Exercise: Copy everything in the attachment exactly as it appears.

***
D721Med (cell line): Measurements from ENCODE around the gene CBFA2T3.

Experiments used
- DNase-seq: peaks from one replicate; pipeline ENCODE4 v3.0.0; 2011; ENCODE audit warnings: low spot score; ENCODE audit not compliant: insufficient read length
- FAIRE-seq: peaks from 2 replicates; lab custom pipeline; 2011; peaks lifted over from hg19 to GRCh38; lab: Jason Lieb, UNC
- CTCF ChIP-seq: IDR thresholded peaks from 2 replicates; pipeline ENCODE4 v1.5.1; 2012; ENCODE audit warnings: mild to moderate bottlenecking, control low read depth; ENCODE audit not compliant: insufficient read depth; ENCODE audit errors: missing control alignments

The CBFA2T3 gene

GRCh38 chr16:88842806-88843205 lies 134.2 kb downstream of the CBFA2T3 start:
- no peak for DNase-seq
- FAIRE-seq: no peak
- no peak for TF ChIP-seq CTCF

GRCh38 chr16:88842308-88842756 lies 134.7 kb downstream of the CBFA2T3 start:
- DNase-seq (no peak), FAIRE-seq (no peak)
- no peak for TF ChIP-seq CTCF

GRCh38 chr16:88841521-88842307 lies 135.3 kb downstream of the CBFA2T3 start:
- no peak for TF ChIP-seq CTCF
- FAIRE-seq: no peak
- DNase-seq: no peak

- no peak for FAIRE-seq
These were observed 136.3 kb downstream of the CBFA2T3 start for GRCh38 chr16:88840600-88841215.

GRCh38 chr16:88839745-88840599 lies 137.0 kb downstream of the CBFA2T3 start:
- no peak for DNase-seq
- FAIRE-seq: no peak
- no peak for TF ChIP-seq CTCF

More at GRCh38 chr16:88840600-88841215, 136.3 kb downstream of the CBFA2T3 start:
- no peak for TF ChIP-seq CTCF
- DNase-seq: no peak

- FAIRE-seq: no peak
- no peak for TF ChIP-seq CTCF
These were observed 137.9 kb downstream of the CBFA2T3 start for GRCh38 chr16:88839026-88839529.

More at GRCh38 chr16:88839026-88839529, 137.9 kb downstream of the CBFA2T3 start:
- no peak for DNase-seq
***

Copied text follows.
D721Med (cell line): Measurements from ENCODE around the gene CBFA2T3.

Experiments used
- DNase-seq: peaks from one replicate; pipeline ENCODE4 v3.0.0; 2011; ENCODE audit warnings: low spot score; ENCODE audit not compliant: insufficient read length
- FAIRE-seq: peaks from 2 replicates; lab custom pipeline; 2011; peaks lifted over from hg19 to GRCh38; lab: Jason Lieb, UNC
- CTCF ChIP-seq: IDR thresholded peaks from 2 replicates; pipeline ENCODE4 v1.5.1; 2012; ENCODE audit warnings: mild to moderate bottlenecking, control low read depth; ENCODE audit not compliant: insufficient read depth; ENCODE audit errors: missing control alignments

The CBFA2T3 gene

GRCh38 chr16:88842806-88843205 lies 134.2 kb downstream of the CBFA2T3 start:
- no peak for DNase-seq
- FAIRE-seq: no peak
- no peak for TF ChIP-seq CTCF

GRCh38 chr16:88842308-88842756 lies 134.7 kb downstream of the CBFA2T3 start:
- DNase-seq (no peak), FAIRE-seq (no peak)
- no peak for TF ChIP-seq CTCF

GRCh38 chr16:88841521-88842307 lies 135.3 kb downstream of the CBFA2T3 start:
- no peak for TF ChIP-seq CTCF
- FAIRE-seq: no peak
- DNase-seq: no peak

- no peak for FAIRE-seq
These were observed 136.3 kb downstream of the CBFA2T3 start for GRCh38 chr16:88840600-88841215.

GRCh38 chr16:88839745-88840599 lies 137.0 kb downstream of the CBFA2T3 start:
- no peak for DNase-seq
- FAIRE-seq: no peak
- no peak for TF ChIP-seq CTCF

More at GRCh38 chr16:88840600-88841215, 136.3 kb downstream of the CBFA2T3 start:
- no peak for TF ChIP-seq CTCF
- DNase-seq: no peak

- FAIRE-seq: no peak
- no peak for TF ChIP-seq CTCF
These were observed 137.9 kb downstream of the CBFA2T3 start for GRCh38 chr16:88839026-88839529.

More at GRCh38 chr16:88839026-88839529, 137.9 kb downstream of the CBFA2T3 start:
- no peak for DNase-seq